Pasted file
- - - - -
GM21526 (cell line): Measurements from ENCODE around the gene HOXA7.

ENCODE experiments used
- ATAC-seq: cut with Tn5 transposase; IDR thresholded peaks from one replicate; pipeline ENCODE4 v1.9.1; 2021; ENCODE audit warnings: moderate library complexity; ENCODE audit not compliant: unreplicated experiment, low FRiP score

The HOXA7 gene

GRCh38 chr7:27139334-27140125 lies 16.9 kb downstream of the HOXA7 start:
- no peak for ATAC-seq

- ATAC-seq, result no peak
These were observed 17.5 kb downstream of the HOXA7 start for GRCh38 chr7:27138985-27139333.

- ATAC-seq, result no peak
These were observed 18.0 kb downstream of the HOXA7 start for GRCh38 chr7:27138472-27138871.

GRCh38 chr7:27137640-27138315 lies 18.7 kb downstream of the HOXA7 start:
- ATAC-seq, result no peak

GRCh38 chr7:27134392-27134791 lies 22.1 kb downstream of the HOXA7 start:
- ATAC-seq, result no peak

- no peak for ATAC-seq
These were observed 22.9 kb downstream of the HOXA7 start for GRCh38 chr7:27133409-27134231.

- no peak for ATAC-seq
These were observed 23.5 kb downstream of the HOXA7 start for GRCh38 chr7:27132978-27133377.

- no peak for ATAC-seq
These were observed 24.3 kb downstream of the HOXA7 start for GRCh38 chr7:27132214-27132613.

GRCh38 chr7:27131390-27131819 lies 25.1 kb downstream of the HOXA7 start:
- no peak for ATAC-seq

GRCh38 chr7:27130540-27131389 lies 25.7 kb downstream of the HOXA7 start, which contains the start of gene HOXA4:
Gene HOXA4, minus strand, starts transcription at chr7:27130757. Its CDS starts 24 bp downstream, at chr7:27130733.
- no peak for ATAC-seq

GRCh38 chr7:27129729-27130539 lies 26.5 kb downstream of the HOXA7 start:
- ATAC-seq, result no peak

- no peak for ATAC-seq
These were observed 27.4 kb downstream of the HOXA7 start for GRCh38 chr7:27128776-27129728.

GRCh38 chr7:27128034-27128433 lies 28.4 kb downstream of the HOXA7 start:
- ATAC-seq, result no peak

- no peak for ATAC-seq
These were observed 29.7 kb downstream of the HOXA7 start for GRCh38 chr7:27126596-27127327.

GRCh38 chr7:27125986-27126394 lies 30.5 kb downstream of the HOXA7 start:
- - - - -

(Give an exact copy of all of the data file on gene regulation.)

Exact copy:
GM21526 (cell line): Measurements from ENCODE around the gene HOXA7.

ENCODE experiments used
- ATAC-seq: cut with Tn5 transposase; IDR thresholded peaks from one replicate; pipeline ENCODE4 v1.9.1; 2021; ENCODE audit warnings: moderate library complexity; ENCODE audit not compliant: unreplicated experiment, low FRiP score

The HOXA7 gene

GRCh38 chr7:27139334-27140125 lies 16.9 kb downstream of the HOXA7 start:
- no peak for ATAC-seq

- ATAC-seq, result no peak
These were observed 17.5 kb downstream of the HOXA7 start for GRCh38 chr7:27138985-27139333.

- ATAC-seq, result no peak
These were observed 18.0 kb downstream of the HOXA7 start for GRCh38 chr7:27138472-27138871.

GRCh38 chr7:27137640-27138315 lies 18.7 kb downstream of the HOXA7 start:
- ATAC-seq, result no peak

GRCh38 chr7:27134392-27134791 lies 22.1 kb downstream of the HOXA7 start:
- ATAC-seq, result no peak

- no peak for ATAC-seq
These were observed 22.9 kb downstream of the HOXA7 start for GRCh38 chr7:27133409-27134231.

- no peak for ATAC-seq
These were observed 23.5 kb downstream of the HOXA7 start for GRCh38 chr7:27132978-27133377.

- no peak for ATAC-seq
These were observed 24.3 kb downstream of the HOXA7 start for GRCh38 chr7:27132214-27132613.

GRCh38 chr7:27131390-27131819 lies 25.1 kb downstream of the HOXA7 start:
- no peak for ATAC-seq

GRCh38 chr7:27130540-27131389 lies 25.7 kb downstream of the HOXA7 start, which contains the start of gene HOXA4:
Gene HOXA4, minus strand, starts transcription at chr7:27130757. Its CDS starts 24 bp downstream, at chr7:27130733.
- no peak for ATAC-seq

GRCh38 chr7:27129729-27130539 lies 26.5 kb downstream of the HOXA7 start:
- ATAC-seq, result no peak

- no peak for ATAC-seq
These were observed 27.4 kb downstream of the HOXA7 start for GRCh38 chr7:27128776-27129728.

GRCh38 chr7:27128034-27128433 lies 28.4 kb downstream of the HOXA7 start:
- ATAC-seq, result no peak

- no peak for ATAC-seq
These were observed 29.7 kb downstream of the HOXA7 start for GRCh38 chr7:27126596-27127327.

GRCh38 chr7:27125986-27126394 lies 30.5 kb downstream of the HOXA7 start: